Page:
Ever wonder why certain projects cost more than others to print? For example, why do 250 business cards cost more than flyers? They are smaller, shouldn’t the price be lower? It all depends on where you are printing them, what the quality of paper is, and how they are designed. Using a local printer has its benefits, the two biggest being quality control and customer service. When you print local you are able to feel the paper, see and touch a proof, check colors – colors do not always match what you see on screen, the same file will print differently on different printers and different paper, often the turnaround is just a few days, and you are supporting a fellow small business. The downside to printing locally is that the cost is usually higher because they are not bulk printing and cutting their jobs. For example business cards, are generally printed multiple on a page depending on how the card is designed. A large web-based printer can bulk many jobs together and trim them all at the same time which saves money. A local shop may only have a few business card projects a day and therefor your order may be the only one to share the cost of the time it takes to trim the cards.
The large web-based printer doesn’t have the same quality control and customer services. I once tried to print return address labels during the holidays from a certain online printer that was running a deal. I was shipped the wrong labels three times. Each time I had to call to have the problem corrected taking time out of my day and time away from my kids. I was put on hold, hung up on, and ended up hand-writing the return addresses anyways because it stopped being worth my time. I ended up spending more time on the phone than I would have if I just wrote them myself in the first place! This would have never had happened if I had just printed locally at the higher cost – although it is important to remember that local printers only have so many services that are in-house. Some design elements such as foil-stamping would be outsourced.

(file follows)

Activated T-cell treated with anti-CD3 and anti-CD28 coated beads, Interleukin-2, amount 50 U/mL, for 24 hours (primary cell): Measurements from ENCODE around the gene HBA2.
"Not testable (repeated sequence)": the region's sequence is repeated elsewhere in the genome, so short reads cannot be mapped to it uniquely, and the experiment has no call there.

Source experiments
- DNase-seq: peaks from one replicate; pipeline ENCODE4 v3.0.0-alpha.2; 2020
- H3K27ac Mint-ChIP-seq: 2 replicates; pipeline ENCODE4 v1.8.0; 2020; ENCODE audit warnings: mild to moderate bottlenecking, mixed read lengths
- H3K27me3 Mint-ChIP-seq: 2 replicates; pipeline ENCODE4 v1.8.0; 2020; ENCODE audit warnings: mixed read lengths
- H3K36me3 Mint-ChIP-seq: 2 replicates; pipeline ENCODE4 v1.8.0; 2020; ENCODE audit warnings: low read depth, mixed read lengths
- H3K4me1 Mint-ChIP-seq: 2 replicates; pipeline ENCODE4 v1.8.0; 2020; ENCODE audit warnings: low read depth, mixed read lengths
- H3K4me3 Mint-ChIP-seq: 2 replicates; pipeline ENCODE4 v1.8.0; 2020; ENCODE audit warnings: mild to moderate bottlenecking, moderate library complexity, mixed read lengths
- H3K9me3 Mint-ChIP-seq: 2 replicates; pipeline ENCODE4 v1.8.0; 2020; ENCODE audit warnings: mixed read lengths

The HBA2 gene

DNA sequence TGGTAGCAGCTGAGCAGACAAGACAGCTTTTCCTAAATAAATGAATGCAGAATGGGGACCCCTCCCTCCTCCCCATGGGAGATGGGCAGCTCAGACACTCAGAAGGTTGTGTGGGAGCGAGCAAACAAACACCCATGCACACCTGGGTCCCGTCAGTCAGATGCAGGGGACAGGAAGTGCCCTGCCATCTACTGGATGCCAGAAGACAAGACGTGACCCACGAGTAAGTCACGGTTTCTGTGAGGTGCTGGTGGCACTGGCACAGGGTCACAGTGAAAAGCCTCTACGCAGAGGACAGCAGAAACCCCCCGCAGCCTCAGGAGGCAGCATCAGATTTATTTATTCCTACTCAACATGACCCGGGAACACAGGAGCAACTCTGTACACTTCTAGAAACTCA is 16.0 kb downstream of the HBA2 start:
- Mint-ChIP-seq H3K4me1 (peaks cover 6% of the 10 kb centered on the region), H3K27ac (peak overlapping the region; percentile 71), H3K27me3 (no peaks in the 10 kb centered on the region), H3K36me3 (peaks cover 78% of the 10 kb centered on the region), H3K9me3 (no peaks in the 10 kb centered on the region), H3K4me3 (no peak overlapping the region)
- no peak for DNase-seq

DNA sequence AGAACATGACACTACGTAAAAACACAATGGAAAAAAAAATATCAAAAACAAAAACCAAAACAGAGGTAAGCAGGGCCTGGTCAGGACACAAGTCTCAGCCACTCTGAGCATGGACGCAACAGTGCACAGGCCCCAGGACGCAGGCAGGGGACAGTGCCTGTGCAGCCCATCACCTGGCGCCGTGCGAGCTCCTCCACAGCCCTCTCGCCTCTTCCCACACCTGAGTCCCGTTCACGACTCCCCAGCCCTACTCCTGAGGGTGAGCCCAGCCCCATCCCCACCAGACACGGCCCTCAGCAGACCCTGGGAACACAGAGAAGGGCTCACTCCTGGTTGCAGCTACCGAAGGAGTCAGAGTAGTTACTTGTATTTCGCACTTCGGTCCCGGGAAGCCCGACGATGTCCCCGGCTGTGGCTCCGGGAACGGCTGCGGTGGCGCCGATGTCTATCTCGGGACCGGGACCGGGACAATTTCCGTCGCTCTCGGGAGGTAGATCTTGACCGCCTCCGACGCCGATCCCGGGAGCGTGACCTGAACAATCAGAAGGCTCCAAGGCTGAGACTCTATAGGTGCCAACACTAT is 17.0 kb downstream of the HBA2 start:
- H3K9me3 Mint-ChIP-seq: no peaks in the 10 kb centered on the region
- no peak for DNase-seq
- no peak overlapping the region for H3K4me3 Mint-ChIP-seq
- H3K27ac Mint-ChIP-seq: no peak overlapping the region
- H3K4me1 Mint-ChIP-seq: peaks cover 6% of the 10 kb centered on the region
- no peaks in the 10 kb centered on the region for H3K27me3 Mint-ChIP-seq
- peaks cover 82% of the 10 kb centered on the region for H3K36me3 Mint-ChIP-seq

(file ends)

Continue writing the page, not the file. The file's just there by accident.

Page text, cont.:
So while the benefits to using a local printer generally outweigh the cost, sometimes the budget just isn’t there. If you have the time, shopping your job around gives you the opportunity to get a better price per card on your preferred paper stock. A good designer can take into consideration your budget, timeframe, and end goal and design your project to maximize each.
More thoughts on Business Cards…
I personally prefer to print business cards on #100 uncoated stock which is a bit heaver and more “luxe” feeling than the standard #80 stock. I also believe a 2-sided full-bleed (color to the edge of the card on both sides) is worth the extra cost because it is eye catching and memorable. Your business card is like a handshake that your potential client takes with them. A well-designed card gives the impression that quality is important to you. Do you want to leave them with a flimsy generic card or with something they want to hang on to that truly represents you?